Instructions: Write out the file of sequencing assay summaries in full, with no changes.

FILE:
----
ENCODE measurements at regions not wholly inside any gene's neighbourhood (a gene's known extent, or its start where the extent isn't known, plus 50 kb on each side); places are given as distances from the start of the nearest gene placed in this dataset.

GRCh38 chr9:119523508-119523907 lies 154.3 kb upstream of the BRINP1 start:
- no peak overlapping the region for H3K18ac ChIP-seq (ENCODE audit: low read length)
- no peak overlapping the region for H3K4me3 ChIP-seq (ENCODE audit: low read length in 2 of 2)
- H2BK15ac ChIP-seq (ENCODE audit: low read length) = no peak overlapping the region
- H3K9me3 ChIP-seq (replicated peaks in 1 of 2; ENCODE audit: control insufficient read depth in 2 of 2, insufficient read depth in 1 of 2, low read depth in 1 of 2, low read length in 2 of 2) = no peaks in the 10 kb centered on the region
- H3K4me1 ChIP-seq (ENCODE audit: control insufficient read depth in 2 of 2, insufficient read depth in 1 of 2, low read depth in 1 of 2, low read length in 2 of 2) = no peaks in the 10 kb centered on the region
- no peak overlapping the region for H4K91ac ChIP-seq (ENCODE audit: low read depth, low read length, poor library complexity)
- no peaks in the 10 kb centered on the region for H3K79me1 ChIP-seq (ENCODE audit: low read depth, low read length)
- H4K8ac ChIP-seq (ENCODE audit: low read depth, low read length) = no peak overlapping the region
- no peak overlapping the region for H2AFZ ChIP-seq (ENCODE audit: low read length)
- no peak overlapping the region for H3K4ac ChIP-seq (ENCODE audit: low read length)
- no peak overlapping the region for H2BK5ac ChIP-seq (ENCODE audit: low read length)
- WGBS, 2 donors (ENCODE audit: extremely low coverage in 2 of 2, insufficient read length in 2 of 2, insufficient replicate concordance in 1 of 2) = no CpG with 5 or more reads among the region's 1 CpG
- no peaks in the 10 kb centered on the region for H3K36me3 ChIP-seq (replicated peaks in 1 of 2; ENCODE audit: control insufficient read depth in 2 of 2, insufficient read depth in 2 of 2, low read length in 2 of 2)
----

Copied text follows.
ENCODE measurements at regions not wholly inside any gene's neighbourhood (a gene's known extent, or its start where the extent isn't known, plus 50 kb on each side); places are given as distances from the start of the nearest gene placed in this dataset.

GRCh38 chr9:119523508-119523907 lies 154.3 kb upstream of the BRINP1 start:
- no peak overlapping the region for H3K18ac ChIP-seq (ENCODE audit: low read length)
- no peak overlapping the region for H3K4me3 ChIP-seq (ENCODE audit: low read length in 2 of 2)
- H2BK15ac ChIP-seq (ENCODE audit: low read length) = no peak overlapping the region
- H3K9me3 ChIP-seq (replicated peaks in 1 of 2; ENCODE audit: control insufficient read depth in 2 of 2, insufficient read depth in 1 of 2, low read depth in 1 of 2, low read length in 2 of 2) = no peaks in the 10 kb centered on the region
- H3K4me1 ChIP-seq (ENCODE audit: control insufficient read depth in 2 of 2, insufficient read depth in 1 of 2, low read depth in 1 of 2, low read length in 2 of 2) = no peaks in the 10 kb centered on the region
- no peak overlapping the region for H4K91ac ChIP-seq (ENCODE audit: low read depth, low read length, poor library complexity)
- no peaks in the 10 kb centered on the region for H3K79me1 ChIP-seq (ENCODE audit: low read depth, low read length)
- H4K8ac ChIP-seq (ENCODE audit: low read depth, low read length) = no peak overlapping the region
- no peak overlapping the region for H2AFZ ChIP-seq (ENCODE audit: low read length)
- no peak overlapping the region for H3K4ac ChIP-seq (ENCODE audit: low read length)
- no peak overlapping the region for H2BK5ac ChIP-seq (ENCODE audit: low read length)
- WGBS, 2 donors (ENCODE audit: extremely low coverage in 2 of 2, insufficient read length in 2 of 2, insufficient replicate concordance in 1 of 2) = no CpG with 5 or more reads among the region's 1 CpG
- no peaks in the 10 kb centered on the region for H3K36me3 ChIP-seq (replicated peaks in 1 of 2; ENCODE audit: control insufficient read depth in 2 of 2, insufficient read depth in 2 of 2, low read length in 2 of 2)